Iraq: Shiite Militias change Ramadi Campaign to “I’m Here, O Iraq”, capture southern reaches

By Juan Cole | (Informed Comment) | –

After an outcry and Pentagon criticism, the Shiite militias in Iraq have changed their name for their current campaign to take Ramadi from Daesh (ISIS, ISIL) from “I am here, O Husayn’ to “I am here, O Iraq.” A spokesman for the militias said that the two slogans say the same thing, anyway.

Husayn, the martyred grandson of the Prophet Muhammad, is especially venerated by Shiite Muslims and naming the campaign for him could have been interpreted as a sign of sectarianism. Most Sunnis don’t practice the ritual morning for Husayn in the way that Shiites do. Sunnis say they are also disturbed by the presence of Iranian advisors among the Shiite militias.

Iraqi security officials announced that a combination of the Iraqi army, Shiite militiamen, and Sunni tribal levies have already managed to take back from Daesh some of south Ramadi, the capital of al-Anbar Province. They said they had cut off the city from resupply or smuggling in of money, from the south and the west.

At the same time, the provincial council of al-Anbar Province announced that government forces had captured 25 Daesh fighters.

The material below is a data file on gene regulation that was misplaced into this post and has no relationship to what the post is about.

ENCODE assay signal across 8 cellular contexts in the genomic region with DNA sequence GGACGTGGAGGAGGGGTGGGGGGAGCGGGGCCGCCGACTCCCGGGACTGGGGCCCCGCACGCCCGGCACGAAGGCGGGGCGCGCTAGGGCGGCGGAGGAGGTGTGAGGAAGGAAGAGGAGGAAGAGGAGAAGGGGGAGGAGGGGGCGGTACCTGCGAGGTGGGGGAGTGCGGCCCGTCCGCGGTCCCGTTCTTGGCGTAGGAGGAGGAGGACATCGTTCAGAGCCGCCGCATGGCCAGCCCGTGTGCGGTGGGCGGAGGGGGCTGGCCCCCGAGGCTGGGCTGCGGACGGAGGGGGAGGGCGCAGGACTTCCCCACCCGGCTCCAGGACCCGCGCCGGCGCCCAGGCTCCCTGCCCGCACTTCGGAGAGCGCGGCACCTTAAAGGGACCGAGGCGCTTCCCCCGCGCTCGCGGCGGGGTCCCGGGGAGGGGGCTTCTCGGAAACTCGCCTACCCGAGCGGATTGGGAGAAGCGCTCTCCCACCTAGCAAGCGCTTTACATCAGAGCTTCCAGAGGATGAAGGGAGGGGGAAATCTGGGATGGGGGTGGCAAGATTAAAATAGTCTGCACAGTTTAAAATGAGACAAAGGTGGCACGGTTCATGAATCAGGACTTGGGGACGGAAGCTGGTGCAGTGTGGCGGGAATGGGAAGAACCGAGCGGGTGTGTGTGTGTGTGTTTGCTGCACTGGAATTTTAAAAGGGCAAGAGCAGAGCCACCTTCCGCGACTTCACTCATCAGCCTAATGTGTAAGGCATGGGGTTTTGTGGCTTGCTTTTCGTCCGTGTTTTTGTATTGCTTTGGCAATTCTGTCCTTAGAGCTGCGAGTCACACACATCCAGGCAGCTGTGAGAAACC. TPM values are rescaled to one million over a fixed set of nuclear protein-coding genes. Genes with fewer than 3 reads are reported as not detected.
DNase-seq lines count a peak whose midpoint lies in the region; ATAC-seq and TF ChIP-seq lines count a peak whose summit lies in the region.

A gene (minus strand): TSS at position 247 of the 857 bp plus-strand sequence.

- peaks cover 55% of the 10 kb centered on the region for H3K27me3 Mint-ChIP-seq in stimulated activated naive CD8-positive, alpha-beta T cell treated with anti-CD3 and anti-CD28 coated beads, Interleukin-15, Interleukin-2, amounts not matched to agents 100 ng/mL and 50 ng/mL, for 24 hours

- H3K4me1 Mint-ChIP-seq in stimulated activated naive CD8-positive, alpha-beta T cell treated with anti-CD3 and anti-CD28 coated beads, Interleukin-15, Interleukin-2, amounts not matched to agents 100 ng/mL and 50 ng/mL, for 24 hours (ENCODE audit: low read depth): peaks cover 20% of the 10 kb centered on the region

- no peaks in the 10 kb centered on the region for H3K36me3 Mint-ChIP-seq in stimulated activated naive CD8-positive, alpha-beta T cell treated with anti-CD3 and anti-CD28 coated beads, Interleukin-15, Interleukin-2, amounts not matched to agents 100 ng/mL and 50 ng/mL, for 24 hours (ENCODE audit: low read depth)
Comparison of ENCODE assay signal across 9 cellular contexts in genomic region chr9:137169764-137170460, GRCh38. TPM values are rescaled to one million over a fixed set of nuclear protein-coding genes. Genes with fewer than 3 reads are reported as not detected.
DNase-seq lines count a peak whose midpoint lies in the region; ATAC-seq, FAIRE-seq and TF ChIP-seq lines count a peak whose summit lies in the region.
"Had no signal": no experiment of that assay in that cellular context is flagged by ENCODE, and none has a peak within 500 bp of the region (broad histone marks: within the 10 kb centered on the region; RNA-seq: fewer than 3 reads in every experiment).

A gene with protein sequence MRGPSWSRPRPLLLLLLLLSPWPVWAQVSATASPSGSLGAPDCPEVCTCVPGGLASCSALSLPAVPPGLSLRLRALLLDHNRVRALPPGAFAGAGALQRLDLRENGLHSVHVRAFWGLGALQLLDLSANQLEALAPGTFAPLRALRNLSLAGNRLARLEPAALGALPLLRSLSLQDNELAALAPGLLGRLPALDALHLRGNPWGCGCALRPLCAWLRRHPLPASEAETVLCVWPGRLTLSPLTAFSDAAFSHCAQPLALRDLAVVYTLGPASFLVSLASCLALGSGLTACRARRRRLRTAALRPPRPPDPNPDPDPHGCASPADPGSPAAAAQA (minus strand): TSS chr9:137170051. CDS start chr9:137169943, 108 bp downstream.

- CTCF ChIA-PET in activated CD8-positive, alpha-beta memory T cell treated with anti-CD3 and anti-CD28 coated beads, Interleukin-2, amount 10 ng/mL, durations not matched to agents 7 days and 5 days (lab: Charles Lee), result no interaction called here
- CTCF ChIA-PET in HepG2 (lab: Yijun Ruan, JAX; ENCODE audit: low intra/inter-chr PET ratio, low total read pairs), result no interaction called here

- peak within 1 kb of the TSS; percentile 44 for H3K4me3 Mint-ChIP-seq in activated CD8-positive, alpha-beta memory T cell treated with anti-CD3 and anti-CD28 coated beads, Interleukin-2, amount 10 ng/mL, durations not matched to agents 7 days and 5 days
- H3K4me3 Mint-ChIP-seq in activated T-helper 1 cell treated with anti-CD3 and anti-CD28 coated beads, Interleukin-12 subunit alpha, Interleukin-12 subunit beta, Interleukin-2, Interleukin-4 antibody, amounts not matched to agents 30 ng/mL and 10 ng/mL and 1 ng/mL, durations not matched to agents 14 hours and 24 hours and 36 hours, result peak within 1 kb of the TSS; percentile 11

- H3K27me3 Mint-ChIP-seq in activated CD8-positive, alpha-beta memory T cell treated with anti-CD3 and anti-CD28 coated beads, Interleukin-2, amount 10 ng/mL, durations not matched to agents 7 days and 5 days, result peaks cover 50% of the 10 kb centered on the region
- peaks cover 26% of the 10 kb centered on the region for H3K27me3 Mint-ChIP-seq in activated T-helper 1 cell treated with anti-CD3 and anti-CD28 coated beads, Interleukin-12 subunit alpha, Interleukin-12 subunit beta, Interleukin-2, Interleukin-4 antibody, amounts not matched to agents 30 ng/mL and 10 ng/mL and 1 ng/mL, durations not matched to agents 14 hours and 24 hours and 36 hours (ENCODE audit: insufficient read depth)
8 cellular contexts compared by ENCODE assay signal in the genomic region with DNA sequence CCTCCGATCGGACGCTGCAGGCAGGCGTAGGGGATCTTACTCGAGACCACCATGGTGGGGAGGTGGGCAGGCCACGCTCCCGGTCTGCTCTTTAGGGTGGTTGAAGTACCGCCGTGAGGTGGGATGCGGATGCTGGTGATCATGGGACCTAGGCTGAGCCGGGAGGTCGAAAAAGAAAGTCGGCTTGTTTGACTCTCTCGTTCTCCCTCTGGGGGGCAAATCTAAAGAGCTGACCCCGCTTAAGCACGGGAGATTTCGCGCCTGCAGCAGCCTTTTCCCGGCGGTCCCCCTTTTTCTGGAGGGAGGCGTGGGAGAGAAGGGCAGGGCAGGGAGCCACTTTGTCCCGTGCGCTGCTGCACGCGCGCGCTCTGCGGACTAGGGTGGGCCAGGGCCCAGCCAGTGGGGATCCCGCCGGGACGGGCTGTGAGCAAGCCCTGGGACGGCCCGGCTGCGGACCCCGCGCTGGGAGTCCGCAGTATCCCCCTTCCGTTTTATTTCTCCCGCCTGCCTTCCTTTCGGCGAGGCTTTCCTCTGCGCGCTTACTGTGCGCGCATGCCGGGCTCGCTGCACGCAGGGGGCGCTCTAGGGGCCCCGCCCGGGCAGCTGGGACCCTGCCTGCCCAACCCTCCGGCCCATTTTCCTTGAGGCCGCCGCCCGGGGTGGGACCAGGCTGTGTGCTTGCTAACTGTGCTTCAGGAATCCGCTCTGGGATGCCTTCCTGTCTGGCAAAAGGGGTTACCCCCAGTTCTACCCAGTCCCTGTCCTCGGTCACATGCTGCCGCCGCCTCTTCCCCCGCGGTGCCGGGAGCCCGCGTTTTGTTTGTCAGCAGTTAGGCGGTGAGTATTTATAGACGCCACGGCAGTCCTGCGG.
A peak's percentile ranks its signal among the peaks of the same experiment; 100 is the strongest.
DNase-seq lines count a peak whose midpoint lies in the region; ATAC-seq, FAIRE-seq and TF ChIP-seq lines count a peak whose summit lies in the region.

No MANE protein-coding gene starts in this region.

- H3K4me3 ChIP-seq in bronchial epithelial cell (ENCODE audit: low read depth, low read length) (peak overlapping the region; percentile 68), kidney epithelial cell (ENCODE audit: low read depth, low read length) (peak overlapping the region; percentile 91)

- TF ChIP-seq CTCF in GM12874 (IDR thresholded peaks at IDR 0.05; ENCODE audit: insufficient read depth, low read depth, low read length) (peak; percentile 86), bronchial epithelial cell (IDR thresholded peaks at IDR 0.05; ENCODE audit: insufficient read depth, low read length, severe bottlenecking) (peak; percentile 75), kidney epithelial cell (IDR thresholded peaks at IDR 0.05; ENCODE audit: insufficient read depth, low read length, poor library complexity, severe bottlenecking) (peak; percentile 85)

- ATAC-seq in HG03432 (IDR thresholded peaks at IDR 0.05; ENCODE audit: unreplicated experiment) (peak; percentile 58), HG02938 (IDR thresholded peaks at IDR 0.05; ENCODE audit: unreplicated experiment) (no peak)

Iraqi formal security forces and the Shiite militias also say that they managed to position themselves inside the University of al-Anbar.

There were allegations that the Iraqi army and its militia alies were engaging in indiscriminate bombardment of Ramadi.

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Related video:

Reuters: “Iraqi troops fight to retake Ramadi”

2 Responses

  1. Concerning: leadership

    The political commentary indicating that Obama needs to show more leadership, I believe, is misplaced. There does need to be more leadership, but it seems to me that it has to be at the head of the Iraqi defense forces. By analogy with our own civil war, Lincoln went through several generals until he found one competent to lead Union forces. I -suspect- that Baghdad is having similar birthing problems; finding an army chief with conviction appears to be a major difficulty for Mr. Abadi and the Iraqi leadership. As in Lincoln’s cabinet, there is likely a lot of infighting (some of it corrupt) about who should lead the Iraqi army. Although Ramadi has been a disaster, my thought is that the United States shouldn’t change course now; we can insure that ISIS won’t overrun Baghdad, but the Iraqis themselves need to resolve these leadership problems. Integrating more U.S. special forces into the Iraqi army will not resolve their problems.

  2. Since he is sure that Gitmo is NOT a facility for torturing people,
    but for collecting actionable intelligence,
    I expect Senator Lindsey Graham to prompt President Obama to ask the Iraqi government to turn some of the ISIL captives over to us for custody and debriefing.
    .

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